Why Michael Strahan Supports Colin Kaepernick and NFL Kneeling Even Though His Father Is a Military Veteran
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Former NFL star and "Good Morning America" co-host Michael Strahan tells Ellen DeGeneres why he supports Colin Kaepernick and NFL kneeling.

Michael Strahan stopped by "The Ellen DeGeneres Show" Monday morning to explain his stance on the #TakeAKnee movement.

Despite having a father who served in the United States Armed Forces, the former NFL star and "Good Morning America" co-host is in support of Colin Kaepernick and every NFL player who kneels during the singing of the National Anthem before games.

"My father's in the military -- retired major, jumping out of airplanes, doing all that stuff -- and I know why [Colin Kaepernick] knelt was not in any disrespect to the military or anybody in the armed services because I have an appreciation for that," Strahan told Ellen DeGeneres. "And when my father can look at me and tell me that he's not offended and that he understands, then how could I -- who didn't do that service -- be offended?"

"That's one of the things you can do in this country -- is you can protest -- and [Colin's] protesting injustices that he sees happening," Strahan continued. "And I take my hat off to him because he really did sacrifice and put so much on the line for other people that he had no idea who they were -- he never met them, did not know them -- and he put his life and career on the line."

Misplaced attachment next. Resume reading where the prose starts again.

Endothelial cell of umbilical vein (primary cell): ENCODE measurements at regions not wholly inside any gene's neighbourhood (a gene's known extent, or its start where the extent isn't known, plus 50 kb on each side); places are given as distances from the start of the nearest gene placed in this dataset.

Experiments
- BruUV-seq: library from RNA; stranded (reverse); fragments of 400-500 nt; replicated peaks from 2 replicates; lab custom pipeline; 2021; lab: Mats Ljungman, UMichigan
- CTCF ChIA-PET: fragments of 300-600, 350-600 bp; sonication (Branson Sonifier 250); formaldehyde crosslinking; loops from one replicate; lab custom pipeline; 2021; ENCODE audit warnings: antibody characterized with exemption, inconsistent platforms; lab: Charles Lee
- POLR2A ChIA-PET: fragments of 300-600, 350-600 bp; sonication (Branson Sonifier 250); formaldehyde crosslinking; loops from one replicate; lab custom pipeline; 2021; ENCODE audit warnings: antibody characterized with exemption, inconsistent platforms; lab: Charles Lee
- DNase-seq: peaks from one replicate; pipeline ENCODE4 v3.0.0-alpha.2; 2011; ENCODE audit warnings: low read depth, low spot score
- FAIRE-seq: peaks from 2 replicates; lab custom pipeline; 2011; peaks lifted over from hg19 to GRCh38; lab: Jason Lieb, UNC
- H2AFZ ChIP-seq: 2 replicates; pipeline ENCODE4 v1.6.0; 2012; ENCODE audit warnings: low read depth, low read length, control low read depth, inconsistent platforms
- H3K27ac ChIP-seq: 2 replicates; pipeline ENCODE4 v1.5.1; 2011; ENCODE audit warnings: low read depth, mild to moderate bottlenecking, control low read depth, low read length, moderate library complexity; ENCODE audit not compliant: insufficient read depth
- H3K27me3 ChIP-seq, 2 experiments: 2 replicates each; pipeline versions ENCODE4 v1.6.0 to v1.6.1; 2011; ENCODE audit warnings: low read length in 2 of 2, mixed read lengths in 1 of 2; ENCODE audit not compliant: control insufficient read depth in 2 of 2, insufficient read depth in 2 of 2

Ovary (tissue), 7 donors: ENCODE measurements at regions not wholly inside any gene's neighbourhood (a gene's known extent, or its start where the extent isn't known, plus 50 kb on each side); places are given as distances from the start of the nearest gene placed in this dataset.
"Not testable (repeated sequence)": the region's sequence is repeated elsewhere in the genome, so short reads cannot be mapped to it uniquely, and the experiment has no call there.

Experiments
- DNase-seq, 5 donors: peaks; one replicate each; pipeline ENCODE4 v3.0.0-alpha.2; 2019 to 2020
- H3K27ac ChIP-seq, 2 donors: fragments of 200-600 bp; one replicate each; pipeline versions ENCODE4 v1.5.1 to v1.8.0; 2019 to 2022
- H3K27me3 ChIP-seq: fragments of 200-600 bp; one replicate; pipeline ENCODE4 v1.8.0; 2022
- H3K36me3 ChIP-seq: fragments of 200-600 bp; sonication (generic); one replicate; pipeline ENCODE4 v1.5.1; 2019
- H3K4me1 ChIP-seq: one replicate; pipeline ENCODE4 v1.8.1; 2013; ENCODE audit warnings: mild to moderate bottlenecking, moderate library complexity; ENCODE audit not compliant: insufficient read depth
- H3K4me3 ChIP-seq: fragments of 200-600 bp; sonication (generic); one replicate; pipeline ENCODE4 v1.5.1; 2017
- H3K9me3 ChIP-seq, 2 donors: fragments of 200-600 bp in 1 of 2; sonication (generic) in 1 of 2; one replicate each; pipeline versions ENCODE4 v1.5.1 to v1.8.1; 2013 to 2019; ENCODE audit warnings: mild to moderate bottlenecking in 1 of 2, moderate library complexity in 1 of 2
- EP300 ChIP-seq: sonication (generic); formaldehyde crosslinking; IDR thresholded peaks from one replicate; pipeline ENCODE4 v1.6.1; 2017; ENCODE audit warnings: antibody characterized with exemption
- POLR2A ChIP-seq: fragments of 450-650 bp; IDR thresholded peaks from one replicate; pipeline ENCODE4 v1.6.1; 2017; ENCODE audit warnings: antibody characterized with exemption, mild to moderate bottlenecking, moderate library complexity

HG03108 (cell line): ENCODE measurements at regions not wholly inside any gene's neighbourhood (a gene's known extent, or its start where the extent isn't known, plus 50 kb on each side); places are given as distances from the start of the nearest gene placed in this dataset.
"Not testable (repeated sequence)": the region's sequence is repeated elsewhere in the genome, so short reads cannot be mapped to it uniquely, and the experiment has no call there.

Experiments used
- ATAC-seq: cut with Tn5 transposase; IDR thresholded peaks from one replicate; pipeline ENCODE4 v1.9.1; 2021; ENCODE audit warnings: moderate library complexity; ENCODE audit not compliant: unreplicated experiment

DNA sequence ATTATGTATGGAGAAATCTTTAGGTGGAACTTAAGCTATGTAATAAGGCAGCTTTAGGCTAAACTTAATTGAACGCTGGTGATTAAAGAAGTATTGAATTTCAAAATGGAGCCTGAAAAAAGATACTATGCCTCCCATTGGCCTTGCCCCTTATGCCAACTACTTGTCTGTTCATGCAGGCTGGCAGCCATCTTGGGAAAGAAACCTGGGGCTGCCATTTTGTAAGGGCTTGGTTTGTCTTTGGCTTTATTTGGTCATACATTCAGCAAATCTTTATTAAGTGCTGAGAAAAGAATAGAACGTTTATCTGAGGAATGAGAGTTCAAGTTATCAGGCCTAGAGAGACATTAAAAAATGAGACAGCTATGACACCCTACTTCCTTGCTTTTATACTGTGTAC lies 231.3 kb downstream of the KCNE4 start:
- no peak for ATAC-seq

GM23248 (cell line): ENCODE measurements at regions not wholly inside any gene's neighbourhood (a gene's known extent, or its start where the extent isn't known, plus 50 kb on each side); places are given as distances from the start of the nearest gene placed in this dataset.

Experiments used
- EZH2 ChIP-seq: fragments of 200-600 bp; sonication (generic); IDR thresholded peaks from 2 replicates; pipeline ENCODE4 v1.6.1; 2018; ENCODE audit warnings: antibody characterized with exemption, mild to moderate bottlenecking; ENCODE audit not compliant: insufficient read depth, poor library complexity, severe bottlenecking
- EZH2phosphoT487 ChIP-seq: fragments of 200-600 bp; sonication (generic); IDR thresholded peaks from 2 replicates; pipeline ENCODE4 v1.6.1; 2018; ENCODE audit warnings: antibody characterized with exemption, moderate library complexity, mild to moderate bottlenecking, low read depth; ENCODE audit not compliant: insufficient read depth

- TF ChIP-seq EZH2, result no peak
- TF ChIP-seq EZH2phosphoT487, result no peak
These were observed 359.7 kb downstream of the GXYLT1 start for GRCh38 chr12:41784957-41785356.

Ellen then asked Strahan if he would kneel alongside Kaepernick supporters if he were still playing today.

"If I was still playing football today, I would be old as dirt, first of all," he said laughing. "But you know, I don't know -- I think I would have. I think I would have. I would've had a conversation with my father. I would've had a conversation with my dad, and based on that conversation I would've had with him, I'm pretty sure I would have."

"But I also would've been proactive in getting more organized because I do believe that there needs to be more organization between the players and the ownership," he added. "Because when you look at other sports, they kind of have it together. Football -- there seems to be a fracture there between players and ownership -- and they need to get that together in order to get the message out there in the right way, rather than have the message become hijacked and turn into something that it was never intended to be."

Regarding Nike naming Kaepernick as one of the faces of the company's 30th anniversary "Just Do It" campaign, Strahan said, "They're smart. They know what they're doing."

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